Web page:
• It measures the total amount of thermodynamic and informational resources required by the physical construction process.
      • Like logical depth, this measure has problems with practically measuring complexity.
    • Computational capacity
      • A measure of what a complex system can compute.
      • However, the ability to perform complex calculations doesn’t mean that the system itself is complex nor that it uses such ability.
    • Statistical complexity
      • Measures the minimum amount of information about the past behavior of a system to optimally predict the system’s future behavior.
    • Fractal dimension
      • All of the complexity measures we’ve discussed so far have been based on information or computation theoretic concepts.
      • But these aren’t the only possible measures of complexity.
      • Fractal: self-similarity at different scales/levels.
      • Dimension: when each level is made up of smaller copies of the previous level.
    • Degree of hierarchy
      • Herbert Simon defines a complex system as one composed of subsystems that, in turn, have their own subsystems and so on.
      • This is similar to the idea of fractals where there are self-similar patterns at all scales.
      • In hierarchical complex systems, there are many more strong interactions within a subsystem than between subsystems.
      • Simon suggests that the study of complex systems needs a theory of hierarchy.

Part II: Life and Evolution in Computers

Chapter 8: Self-Reproducing Computer Programs

  • There’s still no agreement among scientists and the general public on the definition of life.
  • The goal of creating artificial life links the previous topics of computation, life, and evolution.
  • The essence of a self-reproducing entity, whether it be life or a computer program, is the dual use of information both as instructions to be executed and as data to be used by those instructions.
  • E.g. Godel’s “This statement is not provable” and Turing’s proof of the undecidability of the Halting problem.
  • This dual use of information is also key to how DNA replicates itself.
  • The instructions for building objects that read DNA (mRNA, ribosomes, etc.) are encoded in the DNA itself.
  • DNA not only contains the code for its self-replicating program—the enzymes that split and copy DNA—but it also encodes the cellular machinery that translates DNA into those very enzymes.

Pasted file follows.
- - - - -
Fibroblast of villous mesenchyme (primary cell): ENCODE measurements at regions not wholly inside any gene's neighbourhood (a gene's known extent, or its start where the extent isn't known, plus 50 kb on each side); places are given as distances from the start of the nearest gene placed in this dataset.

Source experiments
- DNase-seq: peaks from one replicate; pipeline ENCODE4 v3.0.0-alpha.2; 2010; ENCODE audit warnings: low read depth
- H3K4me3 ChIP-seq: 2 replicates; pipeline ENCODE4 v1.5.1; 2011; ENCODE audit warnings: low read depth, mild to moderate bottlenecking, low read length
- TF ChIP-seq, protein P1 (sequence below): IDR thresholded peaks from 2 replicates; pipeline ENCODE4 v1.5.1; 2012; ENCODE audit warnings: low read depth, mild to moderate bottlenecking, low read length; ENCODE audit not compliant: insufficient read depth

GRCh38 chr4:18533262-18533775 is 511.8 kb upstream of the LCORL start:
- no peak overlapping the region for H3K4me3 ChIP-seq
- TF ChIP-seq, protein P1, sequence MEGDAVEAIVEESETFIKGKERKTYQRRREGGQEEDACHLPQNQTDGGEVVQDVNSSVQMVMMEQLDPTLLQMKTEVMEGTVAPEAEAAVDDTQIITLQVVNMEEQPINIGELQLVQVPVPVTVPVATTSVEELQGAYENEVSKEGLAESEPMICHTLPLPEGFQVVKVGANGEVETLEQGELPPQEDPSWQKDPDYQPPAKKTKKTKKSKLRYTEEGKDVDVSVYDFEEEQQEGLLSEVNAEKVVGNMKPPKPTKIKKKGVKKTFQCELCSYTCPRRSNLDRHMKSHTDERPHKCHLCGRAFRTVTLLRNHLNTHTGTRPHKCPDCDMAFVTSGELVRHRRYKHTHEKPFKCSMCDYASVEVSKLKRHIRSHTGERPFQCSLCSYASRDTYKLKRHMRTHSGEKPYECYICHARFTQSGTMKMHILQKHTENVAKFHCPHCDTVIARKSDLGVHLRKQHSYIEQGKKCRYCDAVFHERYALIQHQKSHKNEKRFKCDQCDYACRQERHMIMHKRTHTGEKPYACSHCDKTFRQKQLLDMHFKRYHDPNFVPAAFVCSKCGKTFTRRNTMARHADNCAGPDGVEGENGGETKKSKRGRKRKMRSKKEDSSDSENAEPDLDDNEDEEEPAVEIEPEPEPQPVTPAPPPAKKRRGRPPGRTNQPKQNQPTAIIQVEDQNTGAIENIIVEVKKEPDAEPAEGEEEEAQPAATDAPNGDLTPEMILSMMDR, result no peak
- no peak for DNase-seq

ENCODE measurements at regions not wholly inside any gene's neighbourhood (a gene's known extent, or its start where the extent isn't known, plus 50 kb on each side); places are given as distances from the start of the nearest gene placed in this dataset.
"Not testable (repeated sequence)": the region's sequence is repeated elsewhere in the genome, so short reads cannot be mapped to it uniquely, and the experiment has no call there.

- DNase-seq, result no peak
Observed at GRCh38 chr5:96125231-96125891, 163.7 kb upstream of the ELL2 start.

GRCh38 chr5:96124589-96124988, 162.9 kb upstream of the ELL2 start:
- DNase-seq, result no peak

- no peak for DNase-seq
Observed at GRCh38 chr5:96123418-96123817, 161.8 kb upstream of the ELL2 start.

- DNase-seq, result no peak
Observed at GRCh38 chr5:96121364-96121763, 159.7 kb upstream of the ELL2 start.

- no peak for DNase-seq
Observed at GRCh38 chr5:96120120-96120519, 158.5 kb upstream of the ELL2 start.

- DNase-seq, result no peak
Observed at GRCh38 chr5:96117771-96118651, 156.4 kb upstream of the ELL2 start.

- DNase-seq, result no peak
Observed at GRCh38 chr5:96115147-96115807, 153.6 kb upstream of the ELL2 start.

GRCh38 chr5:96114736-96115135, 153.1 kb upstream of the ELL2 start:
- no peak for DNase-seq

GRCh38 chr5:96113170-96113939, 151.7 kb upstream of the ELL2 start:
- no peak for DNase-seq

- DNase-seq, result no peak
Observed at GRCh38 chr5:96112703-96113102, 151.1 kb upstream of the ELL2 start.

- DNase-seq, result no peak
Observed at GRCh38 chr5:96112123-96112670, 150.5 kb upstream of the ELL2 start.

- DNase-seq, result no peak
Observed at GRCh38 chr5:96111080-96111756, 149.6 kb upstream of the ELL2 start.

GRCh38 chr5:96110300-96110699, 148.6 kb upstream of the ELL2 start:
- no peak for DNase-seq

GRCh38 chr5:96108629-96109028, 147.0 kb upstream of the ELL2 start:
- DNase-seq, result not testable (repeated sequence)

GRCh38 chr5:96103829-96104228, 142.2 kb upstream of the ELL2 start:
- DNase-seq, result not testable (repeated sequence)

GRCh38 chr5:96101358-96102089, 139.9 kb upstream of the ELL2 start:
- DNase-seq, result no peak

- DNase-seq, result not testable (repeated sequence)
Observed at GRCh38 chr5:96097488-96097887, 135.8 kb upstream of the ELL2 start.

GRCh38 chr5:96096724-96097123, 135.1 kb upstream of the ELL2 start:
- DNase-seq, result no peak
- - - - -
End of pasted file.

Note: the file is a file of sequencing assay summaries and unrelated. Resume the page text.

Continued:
Chapter 9: Genetic Algorithms

  • Review of genetic algorithms.

Part III: Computation Writ Large

Chapter 10: Cellular Automata, Life, and the Universe

  • The behavior of ant colonies can be thought of as computation.
  • In the previous chapter, we explored the notion of life and evolution occurring in computers.
  • In this chapter, we explore the opposite: when computation occurs in nature.
  • At a high level, we can say that computation is what a complex system does with information to achieve its goal.
  • In the von-Neumann architecture, RAM stores both program instructions and data, and the CPU fetches instructions and data from memory to execute the instructions on the data.
  • In nature, the division between storage and processing of data is blurred.
  • Cellular automaton: a grid of cells where a cell turns on or off in response to its local neighborhood.
  • E.g. Conway’s game of life.
  • The cellular automaton is an idealized model of a complex system because both have large numbers of simple components with no central controller and each component only communicates with a small fraction of the other components.
  • The automaton is also equivalent to a universal Turing machine and encodes both the program (rules) and data (state).

Chapter 11: Computing with Particles

  • In general, it’s difficult to design cellular automata to perform tasks that require collective decision making among all cells.
  • Perhaps neurons are the scaffolding for information-carrying waves of activity and their information-processing interactions.

Chapter 12: Information Processing in Living Systems

  • How does information in a computer acquire meaning?
  • The meaning of the input and output information in a Turing machine comes from its interpretation by humans.
  • No notes on the immune system, ant colony, and biological metabolism.
  • In these systems, information isn’t precisely located in any particular place in the system, but instead takes the form of statistics and dynamics of patterns over the system’s components.